Yoghurt is an integral part of Turkish cuisine. Visitors are often astounded at just how prevalent it is, from breakfast, lunch and dinner, hot or cold, the love is strong. Here is a list of the tastiest yoghurt based dishes for you to try.
Ayran is everywhere in Turkey! You’ll scarcely be able to go anywhere without seeing this frothy beverage enjoyed by all one and all. Loved in part for its health benefits - it’s an excellent probiotic, high in protein and calcium - ayran is said to cure just about everything: sunburn, indigestion, hangovers, sunstroke, you name it. But what is it?
Ayran is a yoghurt based drink made by diluting yoghurt with water and adding salt. When mixed just so, it develops a light froth and is a creamy yet light and refreshing beverage. In the summertime it’s not unusual to see ayran with fresh mint. This variation brings out the sweet-salty flavour combination loved across the globe and creates a delicious, refreshing drink. Try it with rice, meat, kebab, cig kofte, tantuni, pide, borek - the list is endless!
Cacik in Turkey is more often served as a chilled soup. Cacik is available year round, but is especially refreshing and delightful in the summertime, when it is often served over ice. Made with diluted yoghurt, finely diced or grated cucumbers, minced garlic and bunches of chopped fresh mint, the consistency may be thinner like a chilled soup or thicker like a creamy drink, according to the chefs wishes. Cacik can be a snack, thirst quencher or soup-like appetizer, the choice is up to you!
Moving on from drinks and chilled soups, let’s turn our attention to mezes. For those that don’t know, Mezes are small plates that are often yoghurt or olive oil based. Meyhanes are Turkish taverns where food and drink are enjoyed with friends over many hours. There are a variety of cold meze dishes, shared in the middle of the table, before the main courses arrive.
Haydari is a dish you’ll see in most meyhanes (taverns) in Turkey. It’s a favourite for most enjoying delicious mezes(Turkish tapas). Haydari is a thick yoghurt dish seasoned with garlic, mint and dill. Best served with crunchy bread, you’ll find it throughout every season. Haydari is a delicious start to a meyhane night, as an accompaniment to meat and kebab dishes or on its own. Afiyet olsun!
Atom is, as the name suggests, an atomic flavour-taste sensation. Rich creamy yoghurt is the base of this dish but the star is the firey red chili peppers seared in butter. Like all chili dishes, the heat level depends on the type of chilis used and how much you can tolerate. To be on the safe side we recommend dipping some bread into the dish and scooping up some of the delicious red butter with a healthy heaping of yoghurt and proceed from there. Atom is one of those mezes that is so simple, yet so delicious and will certainly have you coming back for more.
Purslane With Strained Yogurt and Garlic
Purslane (Semizotu) is common in many middle-eastern and Turkish dishes, though it’s not well known in other parts of the world. Often considered a weed, purslane is high in vitamin C and Omega-3 fatty acids. It has an earthy flavour and a delicious crunch. This dish combines the leafy green with thick, garlicky yoghurt. Semizotu is a common meze dish, served in most meyhanes and found year round.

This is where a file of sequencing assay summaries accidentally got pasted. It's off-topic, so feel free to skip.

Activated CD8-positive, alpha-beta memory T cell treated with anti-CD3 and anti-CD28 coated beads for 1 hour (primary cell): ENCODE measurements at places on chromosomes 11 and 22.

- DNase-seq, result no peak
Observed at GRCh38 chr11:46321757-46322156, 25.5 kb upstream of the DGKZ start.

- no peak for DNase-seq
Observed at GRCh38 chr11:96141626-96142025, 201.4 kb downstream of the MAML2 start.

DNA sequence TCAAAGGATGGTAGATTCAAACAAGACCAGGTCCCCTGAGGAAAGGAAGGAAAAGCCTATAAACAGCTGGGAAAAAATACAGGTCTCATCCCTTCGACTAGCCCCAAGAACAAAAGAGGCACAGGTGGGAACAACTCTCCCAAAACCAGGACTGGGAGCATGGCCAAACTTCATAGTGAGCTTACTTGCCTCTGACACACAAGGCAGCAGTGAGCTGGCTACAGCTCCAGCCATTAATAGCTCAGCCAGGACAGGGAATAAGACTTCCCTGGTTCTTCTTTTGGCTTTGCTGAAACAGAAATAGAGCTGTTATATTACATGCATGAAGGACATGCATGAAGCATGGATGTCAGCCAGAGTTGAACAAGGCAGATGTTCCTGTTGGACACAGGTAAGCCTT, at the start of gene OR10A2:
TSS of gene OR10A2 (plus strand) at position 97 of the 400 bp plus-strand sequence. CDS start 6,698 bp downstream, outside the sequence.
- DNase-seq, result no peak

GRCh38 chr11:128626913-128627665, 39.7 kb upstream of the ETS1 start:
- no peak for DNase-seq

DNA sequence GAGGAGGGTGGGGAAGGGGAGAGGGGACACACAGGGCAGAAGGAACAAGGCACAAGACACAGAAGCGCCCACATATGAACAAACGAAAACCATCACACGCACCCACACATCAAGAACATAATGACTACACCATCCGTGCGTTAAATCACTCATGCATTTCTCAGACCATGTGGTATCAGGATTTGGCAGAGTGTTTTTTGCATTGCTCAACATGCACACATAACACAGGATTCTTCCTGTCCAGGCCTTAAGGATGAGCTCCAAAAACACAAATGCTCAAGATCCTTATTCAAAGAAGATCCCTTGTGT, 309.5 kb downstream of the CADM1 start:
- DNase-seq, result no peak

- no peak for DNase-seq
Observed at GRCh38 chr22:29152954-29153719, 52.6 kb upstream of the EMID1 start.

Carrot Salad with Garlic Yoghurt
This dish has it all; crunchy carrots, flavourful garlic and creamy, salty yoghurt. The sweetness of the carrots is balanced by the salt and cream of the yoghurt, while the garlic adds an extra kick of flavour.
Eggplant and Yoghurt Salad
Eggplant and yoghurt salad is one of Turkey's meze staples. You will rarely find a local who’ll pass on this delicious meze dish, and you will rarely find a tavern or grill that doesn’t serve it. No matter what you call them, lovers of eggplant will enjoy Turkey's treatment of this meaty vegetable. For something that is typically eaten hastily, this dish actually takes some time and love to prepare. Eggplants are either smoked over coals (the traditional way) or cooked in the oven at a low heat, before the skin is taken off and they are mashed with garlic, oil salt and then covered in thick creamy yoghurt. The garlicky eggplant and yoghurt salad is then often drizzled with a blended tomato sauce, for an extra kick of that famously fresh Turkish produce. Highly recommended as a side dish, a meze or to enjoy on its own. Which will you choose?
Cilbir (Chil-bir) combines two of Turkey’s great loves: eggs and yoghurt. This dish dates back to Ottoman times and is still incredibly popular because of it’s delicious taste, creamy consistency and the widespread availability of its core ingredients. Cilbir makes an excellent brunch-lunch dish, you'll also notice many Turks whip this up at home for an easy, nutritious meal.
The best Cilbir will feature perfectly poached eggs sitting pretty on a base of whisked garlic yoghurt and drizzled with a delicious red pepper butter sauce. Served with crusty bread and traditional Turkish seasonings of mint, mild red pepper, oregano and of course, salt and pepper. Çilbir will leave you feeling content, full and ready for more exploring.
Hailing from the northern, Black Sea region, yoghurt soup is also known as yayla (plateau) soup, named after the mountain meadows of the region. For those of you used to having your yoghurt cold in some form or another, yoghurt soup can be a bit of an odd concept to get your head around, yet this soup is comforting, light in taste and recommended for those in need of nourishment. Made with yoghurt, rice and flavoured with a light dusting of mint, this soup is creamy, delicious and easily found across Turkey in restaurants and cafes.